Japanese supply ships head for the space station after delays


TOKYO – An unmanned Japanese space capsule is heading for the International Space Station full of goods, food, experiments and new batteries.

The vessel was launched on Sunday at 2:52 from the Tanegashima space center in southern Japan. It will take 4 days and ½ to reach the space station.

The launch was delayed about two weeks due to bad weather and a mechanical problem.

The delay led NASA to postpone two spacewalks to install the six lithium-ion batteries until the arrival of the new crew members next month. They will replace the old nickel-hydrogen batteries for the station's electricity, allowing for an extension of its operations.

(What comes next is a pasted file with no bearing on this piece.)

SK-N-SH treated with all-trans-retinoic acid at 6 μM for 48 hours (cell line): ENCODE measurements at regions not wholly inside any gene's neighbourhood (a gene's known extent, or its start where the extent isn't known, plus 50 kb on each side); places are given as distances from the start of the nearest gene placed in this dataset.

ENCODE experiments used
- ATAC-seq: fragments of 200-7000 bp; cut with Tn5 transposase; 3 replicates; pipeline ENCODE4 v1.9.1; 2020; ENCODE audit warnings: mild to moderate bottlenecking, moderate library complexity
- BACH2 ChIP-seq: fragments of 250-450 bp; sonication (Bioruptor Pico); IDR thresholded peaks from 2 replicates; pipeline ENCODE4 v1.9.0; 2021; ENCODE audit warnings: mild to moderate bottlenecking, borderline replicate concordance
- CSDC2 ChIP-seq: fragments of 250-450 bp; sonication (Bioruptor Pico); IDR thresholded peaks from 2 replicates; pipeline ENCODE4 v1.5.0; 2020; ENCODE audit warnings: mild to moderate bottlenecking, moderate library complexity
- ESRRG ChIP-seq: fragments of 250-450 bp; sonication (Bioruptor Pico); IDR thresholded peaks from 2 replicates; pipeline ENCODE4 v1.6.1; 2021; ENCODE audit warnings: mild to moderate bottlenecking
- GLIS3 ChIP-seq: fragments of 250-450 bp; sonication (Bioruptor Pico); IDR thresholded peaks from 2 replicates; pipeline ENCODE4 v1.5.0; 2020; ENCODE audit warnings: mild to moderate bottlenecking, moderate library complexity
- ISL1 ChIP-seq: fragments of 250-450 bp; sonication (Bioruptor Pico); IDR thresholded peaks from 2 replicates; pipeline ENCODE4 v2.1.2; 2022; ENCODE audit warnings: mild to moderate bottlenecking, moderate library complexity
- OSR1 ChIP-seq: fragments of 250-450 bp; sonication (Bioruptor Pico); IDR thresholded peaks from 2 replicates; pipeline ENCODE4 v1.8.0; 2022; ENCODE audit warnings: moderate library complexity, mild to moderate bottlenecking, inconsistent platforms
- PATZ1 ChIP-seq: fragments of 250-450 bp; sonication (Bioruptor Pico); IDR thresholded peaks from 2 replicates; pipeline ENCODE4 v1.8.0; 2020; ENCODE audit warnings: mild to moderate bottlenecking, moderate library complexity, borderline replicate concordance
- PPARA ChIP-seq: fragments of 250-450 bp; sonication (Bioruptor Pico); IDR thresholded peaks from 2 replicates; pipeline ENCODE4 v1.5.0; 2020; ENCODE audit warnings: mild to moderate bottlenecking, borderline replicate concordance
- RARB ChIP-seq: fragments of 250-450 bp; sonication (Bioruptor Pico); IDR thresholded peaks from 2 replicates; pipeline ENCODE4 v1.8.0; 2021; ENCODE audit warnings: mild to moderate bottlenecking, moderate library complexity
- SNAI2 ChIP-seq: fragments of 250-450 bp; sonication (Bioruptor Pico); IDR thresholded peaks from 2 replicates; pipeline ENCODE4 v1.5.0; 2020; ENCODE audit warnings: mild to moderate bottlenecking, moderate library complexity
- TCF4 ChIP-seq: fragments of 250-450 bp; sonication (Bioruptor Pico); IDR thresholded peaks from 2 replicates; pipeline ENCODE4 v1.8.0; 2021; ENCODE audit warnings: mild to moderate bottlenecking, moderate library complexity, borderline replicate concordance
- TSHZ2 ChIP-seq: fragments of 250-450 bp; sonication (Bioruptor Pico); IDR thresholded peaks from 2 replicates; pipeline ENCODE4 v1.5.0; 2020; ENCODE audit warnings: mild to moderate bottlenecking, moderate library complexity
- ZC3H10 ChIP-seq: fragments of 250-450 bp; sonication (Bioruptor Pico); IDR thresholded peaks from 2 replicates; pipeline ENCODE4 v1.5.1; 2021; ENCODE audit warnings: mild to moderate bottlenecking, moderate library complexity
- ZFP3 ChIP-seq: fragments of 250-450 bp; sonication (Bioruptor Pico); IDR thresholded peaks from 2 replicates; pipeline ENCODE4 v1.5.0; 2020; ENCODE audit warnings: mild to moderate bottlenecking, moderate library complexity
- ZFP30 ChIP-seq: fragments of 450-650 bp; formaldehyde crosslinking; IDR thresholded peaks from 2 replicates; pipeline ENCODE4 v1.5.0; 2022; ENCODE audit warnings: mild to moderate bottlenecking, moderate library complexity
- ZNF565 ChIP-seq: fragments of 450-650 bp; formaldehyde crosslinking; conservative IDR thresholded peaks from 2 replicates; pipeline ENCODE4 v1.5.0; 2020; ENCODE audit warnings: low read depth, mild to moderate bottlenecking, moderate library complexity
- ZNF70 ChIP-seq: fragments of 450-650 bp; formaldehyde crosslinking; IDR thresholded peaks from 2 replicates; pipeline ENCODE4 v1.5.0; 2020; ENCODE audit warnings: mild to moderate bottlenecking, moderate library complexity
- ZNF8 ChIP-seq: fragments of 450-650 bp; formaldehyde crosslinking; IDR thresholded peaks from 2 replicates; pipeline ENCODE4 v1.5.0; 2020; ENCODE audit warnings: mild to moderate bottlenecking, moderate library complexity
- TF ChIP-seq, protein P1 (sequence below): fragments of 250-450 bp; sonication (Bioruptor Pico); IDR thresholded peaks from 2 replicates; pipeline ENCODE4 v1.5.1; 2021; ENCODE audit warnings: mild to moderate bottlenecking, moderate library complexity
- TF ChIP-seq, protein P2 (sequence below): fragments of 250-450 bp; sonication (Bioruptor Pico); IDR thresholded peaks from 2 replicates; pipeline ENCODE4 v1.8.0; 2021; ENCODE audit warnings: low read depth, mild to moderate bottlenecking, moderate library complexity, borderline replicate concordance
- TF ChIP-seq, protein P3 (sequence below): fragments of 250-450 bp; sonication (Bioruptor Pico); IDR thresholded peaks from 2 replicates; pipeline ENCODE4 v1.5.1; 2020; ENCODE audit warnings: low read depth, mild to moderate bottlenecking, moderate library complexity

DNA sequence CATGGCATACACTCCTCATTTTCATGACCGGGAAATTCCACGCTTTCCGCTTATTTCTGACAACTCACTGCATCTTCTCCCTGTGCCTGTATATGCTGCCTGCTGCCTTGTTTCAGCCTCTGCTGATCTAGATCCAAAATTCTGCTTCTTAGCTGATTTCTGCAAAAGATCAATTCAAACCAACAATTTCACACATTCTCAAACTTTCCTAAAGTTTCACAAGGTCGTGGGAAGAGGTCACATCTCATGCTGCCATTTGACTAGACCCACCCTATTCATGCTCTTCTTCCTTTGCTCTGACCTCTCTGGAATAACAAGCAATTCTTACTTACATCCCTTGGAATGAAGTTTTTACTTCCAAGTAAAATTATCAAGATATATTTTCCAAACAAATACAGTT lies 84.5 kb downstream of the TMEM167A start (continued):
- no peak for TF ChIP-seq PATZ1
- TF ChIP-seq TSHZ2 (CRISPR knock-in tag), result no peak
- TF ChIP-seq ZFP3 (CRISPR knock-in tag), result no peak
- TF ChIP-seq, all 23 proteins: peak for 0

The supply vessel is a 9 meter long cylinder that will be recovered from the space station's robotic arm. It's called Kounotori, which means white stork.

The 5,500 kilograms (12,000 pounds) of cargo includes racks and equipment for experiments and an experimental re-entry capsule to try and demonstrate a new technology to bring samples from the space station.

Once downloaded, the refueling unit will be filled with rubbish and sent to the Earth. It will be destroyed when it returns to the atmosphere.

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